5 Biggest New TV Shows Of July 2023

July has old friends returning left and right.

Twisted Metal
Twisted Metal

In true form of the long hot summer, July’s shows touch on people behaving very badly indeed – be this kidnapping, running cults, or even a cheeky bit of cannibalism. But curiously, for the most part, the people engaged in this misbehaviour aren’t the big hammy villains but rather our heroes, the people we’re meant to sympathise with. This isn’t some wacky new development, granted, but it strikes on a recurring theme of mine – that we’re frequently better able to identify with people who have done wrong than we are with some good-natured upstanding prat. Here are the biggest new TV shows of July 2023.


New TV In July 2023

1. The Horror Of Dolores Roach | July 7th, 2023

Justina Machado’s finished a sixteen-year prison sentence for a crime she did commit. Now she wants to go straight, but, surprise surprise, society seems to want nothing more than to keep punishing an ex-con. So, she sets up an off-the-books massage parlour, and a real one too, nothing seamy, but then some horrible jobsworth sticks his oar in and next thing she knows she’s having to get rid of the body.

At about the point everything seems completely hopeless, it manages to get even worse when her pal who runs an empanada shop helps her move the corpse, the one way he knows how. In short order, things get all Sweeney Todd, although the trailer makes the empanadas look worryingly appetising.

Sample dialogue, from the trailer: “Wanna give me a hand?”, spoken by a man currently holding a severed arm. It’s a bit end-of-the-pier, but that’s the right tone for a show about becoming a serial killer by accident. I can only hope they keep the farcicality rate high beyond that setup.


2. Full Circle | July 13th, 2023

The trailer for Full Circle is scanty on exact details, but it’s about a kidnapping in New York that goes wrong somehow, and quickly spirals into dealings as far afield as Guyana – which, at the very least, has a fair few Guyanese TVholics looking forward to the show giving them their moment in the sun.

The cast includes cop-show stalwarts like Claire Danes, CCH Pounder, and also Timothy Olyphant, uncharacteristically not playing a king of the wild frontier. From the previews, it’s heavy on the circle imagery (like the name!), making much use of aerial shots of one of the USA’s very few roundabouts.


3. Praise Petey | July 21st, 2023

Annie Murphy – she of Schitt’s Creek, Kevin Can F**k Himself and Black Mirror fame – plays a New York socialite who returns to her hometown (no, not an amusingly named one bought as a joke) with a view to bringing her father’s backwoods cult kicking and screaming into the 21st century.

Cults, as it turns out, are surprisingly robust comedy fodder. They informed the background of The Unbreakable Kimmy Schmidt, were front and centre in Everyone Else Burns, and both The Simpsons and South Park turned out classic episodes riffing on organisations I am legally discouraged from calling the Scientologists. It’s like mocking any trend or fad, with the additional hard edge that the cults are actively harming people, and as such are a more worthy target for a bit of mockery than, say, fidget spinners.

And the Poppinsy moderniser coming in from outside to shake up some fusty organisation is, too, a well-established trope (think every film or TV show about a kooky teacher who doesn’t play by the rules, but dammit, they get results). But cults are specifically designed to not let outsiders saunter in and mess with them, so there’s already a taut string of tension here from the start.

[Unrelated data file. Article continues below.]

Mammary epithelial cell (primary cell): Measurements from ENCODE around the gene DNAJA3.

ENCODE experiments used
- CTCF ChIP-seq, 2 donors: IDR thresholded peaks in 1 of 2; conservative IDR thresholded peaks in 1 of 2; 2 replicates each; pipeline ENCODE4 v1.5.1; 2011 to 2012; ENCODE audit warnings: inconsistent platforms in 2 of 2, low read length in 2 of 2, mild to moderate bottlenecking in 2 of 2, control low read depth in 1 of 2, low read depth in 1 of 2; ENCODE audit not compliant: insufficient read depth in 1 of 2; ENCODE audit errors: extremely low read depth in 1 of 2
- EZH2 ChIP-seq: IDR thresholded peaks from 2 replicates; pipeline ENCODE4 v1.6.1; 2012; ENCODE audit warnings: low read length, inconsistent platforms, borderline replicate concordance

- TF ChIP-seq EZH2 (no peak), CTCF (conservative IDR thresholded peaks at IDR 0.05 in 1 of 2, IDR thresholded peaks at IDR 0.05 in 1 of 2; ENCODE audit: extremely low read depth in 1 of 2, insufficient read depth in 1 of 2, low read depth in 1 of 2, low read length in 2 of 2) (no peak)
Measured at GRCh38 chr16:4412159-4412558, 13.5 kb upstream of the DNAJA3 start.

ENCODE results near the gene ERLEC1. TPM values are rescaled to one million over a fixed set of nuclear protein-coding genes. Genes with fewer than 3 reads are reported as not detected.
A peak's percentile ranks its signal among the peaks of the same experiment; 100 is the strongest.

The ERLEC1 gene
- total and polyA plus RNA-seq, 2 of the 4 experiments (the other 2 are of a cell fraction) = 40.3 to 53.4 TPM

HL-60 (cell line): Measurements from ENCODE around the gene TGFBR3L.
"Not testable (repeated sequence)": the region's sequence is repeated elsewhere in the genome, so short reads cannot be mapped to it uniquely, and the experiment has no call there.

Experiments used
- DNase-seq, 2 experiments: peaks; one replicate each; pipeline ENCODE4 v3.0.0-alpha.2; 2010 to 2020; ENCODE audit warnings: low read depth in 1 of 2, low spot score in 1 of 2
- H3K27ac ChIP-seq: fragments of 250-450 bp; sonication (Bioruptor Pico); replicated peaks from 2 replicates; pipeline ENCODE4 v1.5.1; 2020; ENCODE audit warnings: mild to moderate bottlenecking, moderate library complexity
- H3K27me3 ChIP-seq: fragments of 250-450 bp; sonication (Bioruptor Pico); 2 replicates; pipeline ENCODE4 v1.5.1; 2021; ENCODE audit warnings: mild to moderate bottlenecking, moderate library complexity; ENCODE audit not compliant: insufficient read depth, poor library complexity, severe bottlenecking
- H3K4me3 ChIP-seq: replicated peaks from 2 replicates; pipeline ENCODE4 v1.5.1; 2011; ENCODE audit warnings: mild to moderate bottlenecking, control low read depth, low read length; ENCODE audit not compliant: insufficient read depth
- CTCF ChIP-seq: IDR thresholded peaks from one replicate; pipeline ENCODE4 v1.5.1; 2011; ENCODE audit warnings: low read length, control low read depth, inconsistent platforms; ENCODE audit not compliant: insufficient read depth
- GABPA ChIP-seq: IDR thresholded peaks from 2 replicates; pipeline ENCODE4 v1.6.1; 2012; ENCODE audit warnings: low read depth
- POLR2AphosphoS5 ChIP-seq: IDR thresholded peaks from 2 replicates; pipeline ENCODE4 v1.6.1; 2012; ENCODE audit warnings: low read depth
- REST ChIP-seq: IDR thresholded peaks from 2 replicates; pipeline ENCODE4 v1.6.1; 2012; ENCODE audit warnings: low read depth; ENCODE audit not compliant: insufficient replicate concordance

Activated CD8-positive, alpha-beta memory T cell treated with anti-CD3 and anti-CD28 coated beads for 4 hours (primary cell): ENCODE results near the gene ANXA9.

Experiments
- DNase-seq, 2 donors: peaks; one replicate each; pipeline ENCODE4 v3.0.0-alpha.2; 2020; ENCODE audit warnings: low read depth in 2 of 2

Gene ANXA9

4. Futurama| July 24th, 2023

Alright, it’s not strictly a new show, but it’s returning after a good long hiatus. It’s been ten years since the previous revival of Matt Groening’s raygun vision of the future ended, and it’s alarming to think that Futurama’s original vision of the 31st century anno domini, with all the wacky technological advancement that entails, did not have smartphones and still used dial-up internet connections.

After presumably terse negotiations with John DiMaggio, they’ve managed to get the whole cast back together. The real issue is that Futurama has kept wrapping things up with a pretty bow on top, only to then have to awkwardly reopen the box on the multiple previous occasions they’ve been recommissioned. But, perhaps now expecting it, the last finale ended with the characters literally hitting a reset button. As Billy West’s Fry once told us “it was just a matter of knowing the secret of all TV shows – at the end of the episode, everything’s right back to normal”.


5. Twisted Metal | July 27th, 2023

Of all the types of adaptation out there, transmuting videogames for the screen still – even in the light of The Last Of Us – are about the worst-regarded. It’s an old stereotype but one that’s hard to shift considering some of the stinkers we’ve seen over the years, most of which aren’t the game industry’s fault so much as they are Uwe Boll’s, and you’re forced to imagine he only used games as raw material because the rights were cheaper.

But the Twisted Metal games were the kind of anarchic, basically-plotless messy fun that the process of adaptation can’t really ruin. It’s a Mad Max-y, post-apocalyptic, demolition derby world, and the main point they’ve chosen to adapt faithfully is the games’ recurrent nemesis Sweet Tooth, an evil clown who drives an ice-cream van (here played by Will Arnett).

The plot, such as it is, is Anthony Mackie having to deliver a package. In other words, a pure expression of the MacGuffin, where getting it from point A to point B is merely a device to get at all the stuff that happens along the way – in this case, presumably a lot of stunt cars being smashed up while Arnett hams it up like he’s auditioning for Animal Farm.

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